And now, 10 reasons BuzzFeed could be working on a TV series …
OK, there's just one reason, but it's a really good one: CEO Jonah Peretti just said so.
During a Visa-hosted talk at Cannes Lions, Peretti said the company is looking at ways to make BuzzFeed TV shows, according to The Wall Street Journal.
"We want to do TV, but we want to do it in a different way," said Peretti. "We resisted for a long time."
While BuzzFeed initially thought it was not familiar enough with the format, it has changed its tune, perhaps as a result of its success in the video space.
Now, the company is taking a serious look at how it could produce TV shows and movies, possibly testing ideas on Facebook or YouTube first.
"If you could figure out a way to say people are really connecting," Peretti said, "why can't you make a TV show that's informed by that?"
While more and more outlets are trying to get into the original content business—everyone from Yahoo to PlayStation—BuzzFeed and its global audience of more than 200 million could be uniquely positioned for success in the more traditional format.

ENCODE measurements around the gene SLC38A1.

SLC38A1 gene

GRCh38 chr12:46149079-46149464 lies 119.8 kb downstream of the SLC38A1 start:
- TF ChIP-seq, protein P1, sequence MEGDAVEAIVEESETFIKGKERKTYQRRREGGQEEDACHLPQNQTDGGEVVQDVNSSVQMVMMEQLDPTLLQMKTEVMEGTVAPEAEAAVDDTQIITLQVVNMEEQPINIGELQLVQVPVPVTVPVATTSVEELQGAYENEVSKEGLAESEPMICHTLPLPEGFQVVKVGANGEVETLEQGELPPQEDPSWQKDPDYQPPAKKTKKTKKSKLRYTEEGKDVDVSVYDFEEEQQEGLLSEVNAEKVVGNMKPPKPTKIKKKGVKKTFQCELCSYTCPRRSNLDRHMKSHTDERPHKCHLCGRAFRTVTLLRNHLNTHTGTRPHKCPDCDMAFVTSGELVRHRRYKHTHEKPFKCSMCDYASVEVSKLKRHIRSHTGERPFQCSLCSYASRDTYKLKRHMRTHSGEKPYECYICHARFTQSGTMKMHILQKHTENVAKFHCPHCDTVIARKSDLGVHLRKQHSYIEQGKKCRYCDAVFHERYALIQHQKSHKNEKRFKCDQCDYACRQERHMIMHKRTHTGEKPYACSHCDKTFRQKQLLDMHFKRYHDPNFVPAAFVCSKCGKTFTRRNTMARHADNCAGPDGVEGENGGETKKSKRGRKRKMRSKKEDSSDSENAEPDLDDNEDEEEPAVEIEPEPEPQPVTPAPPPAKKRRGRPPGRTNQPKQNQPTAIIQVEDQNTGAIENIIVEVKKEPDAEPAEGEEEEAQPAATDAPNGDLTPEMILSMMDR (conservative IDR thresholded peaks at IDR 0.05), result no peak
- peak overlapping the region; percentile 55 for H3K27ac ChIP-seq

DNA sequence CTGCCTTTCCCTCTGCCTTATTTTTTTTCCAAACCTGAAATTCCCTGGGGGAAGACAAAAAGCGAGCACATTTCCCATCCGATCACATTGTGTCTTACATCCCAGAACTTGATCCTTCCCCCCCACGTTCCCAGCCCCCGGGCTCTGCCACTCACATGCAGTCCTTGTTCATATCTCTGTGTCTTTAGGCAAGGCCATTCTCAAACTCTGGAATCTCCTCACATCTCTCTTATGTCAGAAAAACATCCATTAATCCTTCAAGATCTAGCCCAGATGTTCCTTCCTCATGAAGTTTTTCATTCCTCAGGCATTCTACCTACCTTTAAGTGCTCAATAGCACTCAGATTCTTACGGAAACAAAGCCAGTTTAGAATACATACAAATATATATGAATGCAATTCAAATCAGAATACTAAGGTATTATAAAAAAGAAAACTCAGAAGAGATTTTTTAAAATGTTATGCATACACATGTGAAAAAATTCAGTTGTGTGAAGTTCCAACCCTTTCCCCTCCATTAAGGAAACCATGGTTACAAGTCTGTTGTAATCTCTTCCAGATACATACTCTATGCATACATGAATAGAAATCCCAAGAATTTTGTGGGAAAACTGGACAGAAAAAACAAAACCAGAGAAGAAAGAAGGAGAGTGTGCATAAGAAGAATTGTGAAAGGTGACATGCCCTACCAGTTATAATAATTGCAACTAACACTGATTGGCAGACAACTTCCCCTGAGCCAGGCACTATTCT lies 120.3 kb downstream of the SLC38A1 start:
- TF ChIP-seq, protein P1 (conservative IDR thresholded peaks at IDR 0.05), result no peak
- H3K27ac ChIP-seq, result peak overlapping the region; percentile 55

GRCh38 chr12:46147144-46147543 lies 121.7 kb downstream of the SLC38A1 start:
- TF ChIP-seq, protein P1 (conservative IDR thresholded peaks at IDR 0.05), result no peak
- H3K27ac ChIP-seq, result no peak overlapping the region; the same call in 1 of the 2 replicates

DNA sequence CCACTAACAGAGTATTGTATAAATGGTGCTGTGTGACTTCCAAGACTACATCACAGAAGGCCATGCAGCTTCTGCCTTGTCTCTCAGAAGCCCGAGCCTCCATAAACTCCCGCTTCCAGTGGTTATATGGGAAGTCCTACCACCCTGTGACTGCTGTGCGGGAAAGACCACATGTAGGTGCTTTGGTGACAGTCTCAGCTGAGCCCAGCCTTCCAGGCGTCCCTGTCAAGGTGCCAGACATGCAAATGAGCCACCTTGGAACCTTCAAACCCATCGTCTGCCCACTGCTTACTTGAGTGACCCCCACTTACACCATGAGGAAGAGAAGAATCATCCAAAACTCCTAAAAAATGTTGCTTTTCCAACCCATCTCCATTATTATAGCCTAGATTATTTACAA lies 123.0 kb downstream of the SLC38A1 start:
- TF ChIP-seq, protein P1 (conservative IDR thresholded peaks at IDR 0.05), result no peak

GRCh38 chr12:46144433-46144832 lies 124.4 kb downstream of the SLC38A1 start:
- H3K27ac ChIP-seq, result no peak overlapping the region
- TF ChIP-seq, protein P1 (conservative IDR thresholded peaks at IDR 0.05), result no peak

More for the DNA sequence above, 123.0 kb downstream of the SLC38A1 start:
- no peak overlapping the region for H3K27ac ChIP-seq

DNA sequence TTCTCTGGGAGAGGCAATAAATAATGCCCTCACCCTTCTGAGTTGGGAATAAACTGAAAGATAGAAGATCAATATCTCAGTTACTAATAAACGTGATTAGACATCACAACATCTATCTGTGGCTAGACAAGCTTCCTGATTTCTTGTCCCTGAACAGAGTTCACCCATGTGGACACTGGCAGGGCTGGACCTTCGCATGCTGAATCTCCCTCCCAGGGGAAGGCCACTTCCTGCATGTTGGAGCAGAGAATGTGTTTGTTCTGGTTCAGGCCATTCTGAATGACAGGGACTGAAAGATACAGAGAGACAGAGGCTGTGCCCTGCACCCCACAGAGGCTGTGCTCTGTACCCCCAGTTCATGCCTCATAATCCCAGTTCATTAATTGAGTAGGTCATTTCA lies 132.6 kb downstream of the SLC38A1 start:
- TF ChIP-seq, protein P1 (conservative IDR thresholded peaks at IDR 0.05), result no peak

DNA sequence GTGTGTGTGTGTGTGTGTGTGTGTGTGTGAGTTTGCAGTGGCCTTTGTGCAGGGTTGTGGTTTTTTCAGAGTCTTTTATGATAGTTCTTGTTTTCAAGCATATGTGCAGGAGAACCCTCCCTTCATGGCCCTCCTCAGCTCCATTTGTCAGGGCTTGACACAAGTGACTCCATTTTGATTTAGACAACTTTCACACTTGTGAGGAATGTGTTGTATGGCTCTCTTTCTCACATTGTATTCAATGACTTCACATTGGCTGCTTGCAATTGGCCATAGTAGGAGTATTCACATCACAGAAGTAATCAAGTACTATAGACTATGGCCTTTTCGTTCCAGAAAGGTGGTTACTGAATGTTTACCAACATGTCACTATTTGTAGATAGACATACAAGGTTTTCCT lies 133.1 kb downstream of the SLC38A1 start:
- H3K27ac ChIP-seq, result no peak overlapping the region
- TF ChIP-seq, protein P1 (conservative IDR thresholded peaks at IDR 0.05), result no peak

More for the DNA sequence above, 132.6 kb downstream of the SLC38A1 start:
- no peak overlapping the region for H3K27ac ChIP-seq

Peretti might have a bit of a learning curve to contend with since he's not a TV fan. Earlier this month, speaking at Re/code's Code conference, Peretti admitted, "I don't really watch television. Most of the people or a lot of people who read BuzzFeed don't watch television that much."
Such comments indicate that Peretti and BuzzFeed aren't necessarily as wedded to the traditional TV or film format as he led Cannes Lions attendees to believe. Television, he said, "is not the end product. It's a process for making media, and the form that it takes could be something that looks like a television show. It could be that you're watching things that are eight minutes long, or six minutes long, or lots of short-form content. It could be that you're consuming the media on Snapchat or Spotify or Netflix or Amazon Prime or CBS."
Peretti continued, "And so we're focused right now on building the machine that allows us to learn and to make great content and to give creative people real data feedback. Where that's going to be extended is, I think, an exciting opportunity for us, but it's not like our dream is to make a TV show, or our dream is to make a movie."